As GEO's resident New Guy, Body Harvest will be my third published review; the first two have both been pretty favorable. This is not good, from my perspective. If video game reviewers give too many positive reviews they lose face. This is why people were complaining about the stubby fingers in Tekken 3 and the political undertones of Metal Gear Solid.
All I knew about Body Harvest before playing it was that it was a planned launch title by DMA Designs, but Nintendo decided not to distribute it, leaving it in limbo until Midway picked it up. It seemed like it would be a good bet for a vicious, mean-spirited rant. Not quite.
In terms of storyline, Body Harvest can be compared to The Terminator, albeit in reverse: the Eart has been overrun by aliens, so the resistance is sending a lone soldier back through time to stop the invasion at key points in history. Kind of cool, but it gives you little indication as to what kind of game it's going to be; in fact, even after playing it extensively, I'm still not sure.
The first thing you'll notice when you turn on the system is the seemingly low-rent graphics, an illusion that goes away in a few minutes as you realize one of the game's weirder points: the human characters are all poorly detailed, but the rest of the graphics (aliens, terrain, explosions) are all gorgeously texture-mapped. The gameplay has a similar duality; in the beginning you're just running around, engaging in a few easy fights with unarmed insectoid aliens, talking to nondescript people, etc. It seems pretty boring in this description, because it IS pretty boring in the beginning; the strange thing is that, after a few minutes, I found myself compelled to keep playing, but I had no idea why.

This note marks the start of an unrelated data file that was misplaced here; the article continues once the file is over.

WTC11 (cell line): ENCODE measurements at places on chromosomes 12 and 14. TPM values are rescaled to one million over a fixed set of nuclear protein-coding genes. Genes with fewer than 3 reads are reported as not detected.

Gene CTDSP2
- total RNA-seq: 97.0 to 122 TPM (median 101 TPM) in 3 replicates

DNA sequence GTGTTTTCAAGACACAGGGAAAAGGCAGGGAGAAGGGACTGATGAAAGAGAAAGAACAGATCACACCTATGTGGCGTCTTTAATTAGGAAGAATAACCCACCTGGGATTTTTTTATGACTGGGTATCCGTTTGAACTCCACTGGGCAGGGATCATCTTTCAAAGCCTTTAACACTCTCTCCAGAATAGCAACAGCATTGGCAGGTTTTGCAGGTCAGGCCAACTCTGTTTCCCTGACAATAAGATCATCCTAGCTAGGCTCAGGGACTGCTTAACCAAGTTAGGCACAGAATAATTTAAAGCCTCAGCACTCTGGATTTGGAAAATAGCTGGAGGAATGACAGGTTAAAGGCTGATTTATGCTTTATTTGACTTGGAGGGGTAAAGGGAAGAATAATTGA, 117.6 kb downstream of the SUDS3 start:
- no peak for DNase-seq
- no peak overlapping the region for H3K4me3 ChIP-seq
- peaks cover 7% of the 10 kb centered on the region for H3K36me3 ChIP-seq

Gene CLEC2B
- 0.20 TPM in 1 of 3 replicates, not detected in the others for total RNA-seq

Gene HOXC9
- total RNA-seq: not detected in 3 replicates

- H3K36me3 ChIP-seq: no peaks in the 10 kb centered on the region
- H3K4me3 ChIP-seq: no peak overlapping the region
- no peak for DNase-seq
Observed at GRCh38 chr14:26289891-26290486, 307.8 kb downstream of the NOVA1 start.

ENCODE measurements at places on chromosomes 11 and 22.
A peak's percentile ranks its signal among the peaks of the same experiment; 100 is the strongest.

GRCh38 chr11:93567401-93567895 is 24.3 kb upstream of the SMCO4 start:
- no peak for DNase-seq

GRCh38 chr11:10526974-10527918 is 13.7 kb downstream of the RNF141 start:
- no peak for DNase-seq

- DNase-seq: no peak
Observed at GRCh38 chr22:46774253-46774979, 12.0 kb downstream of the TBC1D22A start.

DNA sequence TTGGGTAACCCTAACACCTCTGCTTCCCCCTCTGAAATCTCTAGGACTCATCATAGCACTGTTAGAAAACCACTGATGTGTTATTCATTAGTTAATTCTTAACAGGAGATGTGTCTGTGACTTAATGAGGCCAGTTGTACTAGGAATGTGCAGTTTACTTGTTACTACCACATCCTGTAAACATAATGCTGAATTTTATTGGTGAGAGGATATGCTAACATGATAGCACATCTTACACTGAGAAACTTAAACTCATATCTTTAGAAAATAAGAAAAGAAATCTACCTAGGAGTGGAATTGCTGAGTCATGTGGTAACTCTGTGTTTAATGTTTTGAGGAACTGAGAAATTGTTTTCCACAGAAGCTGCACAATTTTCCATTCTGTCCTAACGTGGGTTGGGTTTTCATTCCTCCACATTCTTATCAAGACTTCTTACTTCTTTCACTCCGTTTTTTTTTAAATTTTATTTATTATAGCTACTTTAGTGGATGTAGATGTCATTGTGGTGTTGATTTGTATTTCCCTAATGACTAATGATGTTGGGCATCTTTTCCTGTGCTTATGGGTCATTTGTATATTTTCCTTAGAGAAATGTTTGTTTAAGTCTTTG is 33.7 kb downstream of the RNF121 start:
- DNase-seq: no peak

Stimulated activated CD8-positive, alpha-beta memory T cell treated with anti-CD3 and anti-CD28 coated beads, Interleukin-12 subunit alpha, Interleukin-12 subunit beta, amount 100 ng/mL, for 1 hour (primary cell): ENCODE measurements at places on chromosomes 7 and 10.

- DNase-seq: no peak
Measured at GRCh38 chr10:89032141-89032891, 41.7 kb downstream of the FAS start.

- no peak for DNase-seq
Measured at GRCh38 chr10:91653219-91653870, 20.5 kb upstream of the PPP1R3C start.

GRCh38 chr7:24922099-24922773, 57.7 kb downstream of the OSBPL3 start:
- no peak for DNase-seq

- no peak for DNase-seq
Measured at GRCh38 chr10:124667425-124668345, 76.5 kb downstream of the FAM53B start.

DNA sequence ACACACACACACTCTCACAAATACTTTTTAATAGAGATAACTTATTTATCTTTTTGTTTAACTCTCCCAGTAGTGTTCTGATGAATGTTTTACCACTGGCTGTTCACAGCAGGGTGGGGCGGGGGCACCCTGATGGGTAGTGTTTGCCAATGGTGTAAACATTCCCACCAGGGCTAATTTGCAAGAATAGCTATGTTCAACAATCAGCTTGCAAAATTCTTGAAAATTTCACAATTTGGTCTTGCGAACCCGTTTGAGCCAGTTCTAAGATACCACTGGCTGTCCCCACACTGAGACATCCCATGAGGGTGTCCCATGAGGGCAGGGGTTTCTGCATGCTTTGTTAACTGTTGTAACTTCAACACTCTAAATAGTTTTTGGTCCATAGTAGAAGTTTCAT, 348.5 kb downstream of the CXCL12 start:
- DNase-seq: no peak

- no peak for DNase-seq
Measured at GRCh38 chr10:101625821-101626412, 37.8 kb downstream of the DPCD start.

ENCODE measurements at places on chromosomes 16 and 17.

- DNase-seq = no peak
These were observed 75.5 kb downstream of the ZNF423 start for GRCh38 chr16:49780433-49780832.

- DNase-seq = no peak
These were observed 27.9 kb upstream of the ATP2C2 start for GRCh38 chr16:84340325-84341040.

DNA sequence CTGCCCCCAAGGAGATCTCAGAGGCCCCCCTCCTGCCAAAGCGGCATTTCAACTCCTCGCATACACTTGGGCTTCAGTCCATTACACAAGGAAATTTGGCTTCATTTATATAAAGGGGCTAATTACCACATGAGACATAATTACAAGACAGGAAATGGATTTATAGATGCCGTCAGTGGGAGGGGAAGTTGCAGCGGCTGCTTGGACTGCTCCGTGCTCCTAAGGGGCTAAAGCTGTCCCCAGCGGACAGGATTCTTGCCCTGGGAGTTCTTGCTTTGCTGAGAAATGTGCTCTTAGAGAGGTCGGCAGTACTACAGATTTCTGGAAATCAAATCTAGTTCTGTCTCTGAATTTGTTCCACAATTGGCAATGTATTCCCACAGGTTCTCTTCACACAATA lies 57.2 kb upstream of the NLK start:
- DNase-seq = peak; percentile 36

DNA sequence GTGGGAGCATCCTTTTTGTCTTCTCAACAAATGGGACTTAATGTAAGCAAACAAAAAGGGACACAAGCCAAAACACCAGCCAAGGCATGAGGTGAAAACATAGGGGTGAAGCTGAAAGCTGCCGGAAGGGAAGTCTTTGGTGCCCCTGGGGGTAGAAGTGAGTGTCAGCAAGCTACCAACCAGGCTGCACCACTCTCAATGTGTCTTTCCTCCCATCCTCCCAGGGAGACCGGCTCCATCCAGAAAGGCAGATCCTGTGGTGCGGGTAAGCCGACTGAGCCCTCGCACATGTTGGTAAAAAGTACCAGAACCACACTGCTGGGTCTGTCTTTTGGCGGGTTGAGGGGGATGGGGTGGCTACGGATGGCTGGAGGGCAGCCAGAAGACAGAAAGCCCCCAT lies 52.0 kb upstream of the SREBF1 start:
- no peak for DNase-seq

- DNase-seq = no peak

The reason is, essentially, to see what they would introduce next. The gameplay in Body Harvest can't be accurately compared to anything else. The use of multiple vehicles to solve time or obstruction-based puzzles is reminiscent of Blast Corps, but the similarities end there. Vehicles aren't very helpful for combat or demolition purposes, they're just used for speedy transportation, which you'll need, because this game is fucking huge. Spread across 5 time periods, each stage is divided into sublevels (thankfully, save points greet you between them), and each sublevel is bigger than the largest stages in Blast Corps. The combat system has hints of GoldenEye, complete with crosshairs for sniping, but no 1st-person shooter has the freedom of movement present in Body Harvest; driving along in a stolen ATV while aiming a shotgun out the window, picking off aliens who venture into your field of vision, is something that's never really been done before, and it's hella cool. The puzzles provide the majority of the challenge, but the aliens make the game a joy to play; blast a harvester with the rifle from 100 yards and see his head explode, spurting orange-brown globs of fluid before he (she? it?) collaspes. Again, like GoldenEye, damage is determined by where you hit the target, and the weak spots are always in cool, sci-fi kinda places. There's no noticeable pop-up, and less of the fog we've all come to expect from the N64, but the real surprise is the almost complete lack of slowdown, even in the heavy firefights (although the explosions can obscure your view, especially during boss fights). In the sound department, the music is cool and unobtrusive (X-Files anyone?), and the effects range from standard (gunshots, human screams) to excellent (alien screeches). The Rumble Pak also does a great job with the larger explosions.
Ultimately, the gameplay is what makes Body Harvest, but I still can't describe it very well. The best I can do is to just say that it's different. Renting it for yourself is really the only way to know what I mean.
I really wanted to not like Body Harvest, but as Suicidal Tendencies said, sometimes I do things, and they don't work out the way I want them to. As Dan Quayle said, how true that is. Body Harvest is a welcome surprise and the most fun I've had on the N64 since GoldenEye.
Peter the Malcontent